physician and cancer researcher, was born in Great Barrington, Massachusetts, the daughter of William Lafayette Chinn, a former slave who had escaped to the North from a Virginia plantation, and Lulu Ann Evans, a domestic worker. William Chinn had unsteady employment because of racial discrimination but occasionally worked at odd jobs and as a porter Raised in New York City May Chinn was educated in the city s public schools and at the Bordentown Manual Training and Industrial School N J and she attended Morris High School in New York A severe bout with osteomyelitis of the jaw plagued her as a child and required extensive medical treatment Though her family s poverty forced her to drop out of high school in the eleventh grade for a factory job she scored high enough on the entrance examination for Teachers College at Columbia University a year later to ...
Robert C. Hayden
was born in Great Barrington, Massachusetts, the only child of William Lafayette Chinn, a slave who had escaped to freedom at the age of eleven from the Chinn (Cheyne) plantation in Virginia, and his wife, Lula Ann Evans, who was born on a Chickahominy Indian reservation near Norfolk, Virginia.
When May was three years old her family moved to New York Her mother wishing to protect her from the distress caused by her father s alcoholism and determined that her daughter would receive a good education sent her at the age of five or six to boarding school at the Bordentown Manual Training and Industrial School Forced to leave school when she developed osteomyelitis May went to live with her mother on the estate of the Tiffanys the wealthy white family famed for its retail line of jewelry silver and china Although her mother was working for ...
Kara M. McClurken
physician, chemotherapist, and educator, was born Jane Cooke Wright in New York City to Louis Tompkins Wright, a cancer researcher, surgeon, and civil rights leader, and Corrine Cooke, a teacher in the New York City school system. She attended Ethical Culture and Fieldston Schools before entering Smith College in 1938 where she initially contemplated a career in art rather than the sciences She loved to paint was a member of Smith s honorary art society and had served as the art editor of her high school yearbook Her father however feared that life as an artist would be an uncertain one and at the end of her sophomore year she chose a premed major Ultimately Jane Wright was drawn to the field because of a desire to serve with both the heart and mind Wright 7 She won a scholarship to New York Medical ...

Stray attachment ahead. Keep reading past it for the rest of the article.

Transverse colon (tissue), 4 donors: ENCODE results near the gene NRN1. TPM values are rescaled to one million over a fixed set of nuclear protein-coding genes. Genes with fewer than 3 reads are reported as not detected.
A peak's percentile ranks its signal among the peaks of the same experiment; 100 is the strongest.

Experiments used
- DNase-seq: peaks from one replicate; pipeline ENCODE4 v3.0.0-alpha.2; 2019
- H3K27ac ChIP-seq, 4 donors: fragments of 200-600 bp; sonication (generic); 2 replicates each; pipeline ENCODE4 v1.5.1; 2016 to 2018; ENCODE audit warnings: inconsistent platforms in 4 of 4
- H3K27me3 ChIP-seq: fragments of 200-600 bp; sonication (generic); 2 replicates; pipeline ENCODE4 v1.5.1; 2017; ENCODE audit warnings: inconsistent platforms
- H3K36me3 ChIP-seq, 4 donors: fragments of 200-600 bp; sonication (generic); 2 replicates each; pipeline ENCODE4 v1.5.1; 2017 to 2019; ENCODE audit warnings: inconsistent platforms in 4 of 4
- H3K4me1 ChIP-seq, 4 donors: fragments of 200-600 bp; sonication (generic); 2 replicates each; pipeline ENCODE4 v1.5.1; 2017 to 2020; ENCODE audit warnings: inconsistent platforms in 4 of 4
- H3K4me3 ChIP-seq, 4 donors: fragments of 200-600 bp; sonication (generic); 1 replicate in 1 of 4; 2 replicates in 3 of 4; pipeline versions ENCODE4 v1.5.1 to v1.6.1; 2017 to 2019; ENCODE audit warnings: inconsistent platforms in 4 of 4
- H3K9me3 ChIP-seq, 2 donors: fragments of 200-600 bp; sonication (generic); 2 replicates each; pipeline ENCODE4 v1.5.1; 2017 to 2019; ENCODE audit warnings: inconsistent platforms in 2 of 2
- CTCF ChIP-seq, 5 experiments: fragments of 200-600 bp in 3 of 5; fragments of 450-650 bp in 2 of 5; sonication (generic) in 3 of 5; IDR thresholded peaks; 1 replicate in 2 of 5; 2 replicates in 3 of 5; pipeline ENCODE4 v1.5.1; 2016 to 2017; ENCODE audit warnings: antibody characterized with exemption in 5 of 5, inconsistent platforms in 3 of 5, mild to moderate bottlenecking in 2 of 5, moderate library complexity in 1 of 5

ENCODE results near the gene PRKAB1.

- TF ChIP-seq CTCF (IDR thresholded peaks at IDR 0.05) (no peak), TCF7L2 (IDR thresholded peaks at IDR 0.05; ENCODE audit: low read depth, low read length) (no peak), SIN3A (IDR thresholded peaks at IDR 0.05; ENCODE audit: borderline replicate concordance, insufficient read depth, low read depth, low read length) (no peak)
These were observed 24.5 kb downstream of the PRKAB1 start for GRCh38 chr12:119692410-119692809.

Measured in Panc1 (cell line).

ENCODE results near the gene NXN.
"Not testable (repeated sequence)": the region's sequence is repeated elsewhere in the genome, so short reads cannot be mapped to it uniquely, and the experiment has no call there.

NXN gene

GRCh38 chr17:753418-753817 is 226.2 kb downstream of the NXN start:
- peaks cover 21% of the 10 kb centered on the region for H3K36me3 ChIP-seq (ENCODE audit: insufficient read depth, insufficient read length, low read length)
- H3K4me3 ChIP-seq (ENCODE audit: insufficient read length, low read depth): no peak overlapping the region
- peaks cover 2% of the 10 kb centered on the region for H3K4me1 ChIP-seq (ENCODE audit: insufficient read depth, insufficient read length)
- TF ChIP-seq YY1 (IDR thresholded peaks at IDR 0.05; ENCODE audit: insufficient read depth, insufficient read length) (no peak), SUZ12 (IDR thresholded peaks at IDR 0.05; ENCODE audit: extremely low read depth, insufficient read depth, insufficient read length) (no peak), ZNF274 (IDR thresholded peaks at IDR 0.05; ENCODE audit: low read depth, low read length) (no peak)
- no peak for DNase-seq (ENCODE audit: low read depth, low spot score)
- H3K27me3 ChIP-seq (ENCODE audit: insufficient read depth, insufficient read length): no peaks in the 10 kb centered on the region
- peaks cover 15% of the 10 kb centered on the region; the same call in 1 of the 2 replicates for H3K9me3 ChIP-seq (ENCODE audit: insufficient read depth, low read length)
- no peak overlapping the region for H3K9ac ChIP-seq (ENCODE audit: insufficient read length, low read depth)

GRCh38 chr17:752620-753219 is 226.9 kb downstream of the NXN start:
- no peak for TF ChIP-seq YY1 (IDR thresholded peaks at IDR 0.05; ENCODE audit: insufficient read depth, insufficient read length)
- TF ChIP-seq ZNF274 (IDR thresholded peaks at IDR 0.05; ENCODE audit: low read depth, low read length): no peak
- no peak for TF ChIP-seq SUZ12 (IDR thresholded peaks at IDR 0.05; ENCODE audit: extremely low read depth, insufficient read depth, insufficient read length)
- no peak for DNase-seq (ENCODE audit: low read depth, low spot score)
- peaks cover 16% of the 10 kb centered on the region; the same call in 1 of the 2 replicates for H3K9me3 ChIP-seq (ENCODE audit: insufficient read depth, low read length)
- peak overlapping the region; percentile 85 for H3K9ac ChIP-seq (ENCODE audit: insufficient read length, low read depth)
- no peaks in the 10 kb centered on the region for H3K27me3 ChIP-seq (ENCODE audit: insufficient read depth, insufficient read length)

Amy M. Hay
Jane Cooke Wright demonstrates in her life the importance of family, institutions, and the professions to African American women. Wright continued a family tradition, following her paternal grandfather and father in attaining distinction in the medical profession.
Jane Cooke Wright was the first daughter of Louis Tompkins Wright and Corinne (Cooke) Wright. Her paternal grandfather graduated from the Meharry Medical College in Nashville, Tennessee, a school renowned for educating black physicians. Her father went to Harvard Medical School and was one of that institution’s first black graduates. Wright attended private elementary schools in New York City and won a four-year scholarship to Smith College. She swam competitively in both high school and college, setting varsity records at Smith.
She obtained her medical degree, with honors, from New York Medical College in 1945 in an accelerated three year program She completed her internship and residency at Harlem Hospital In ...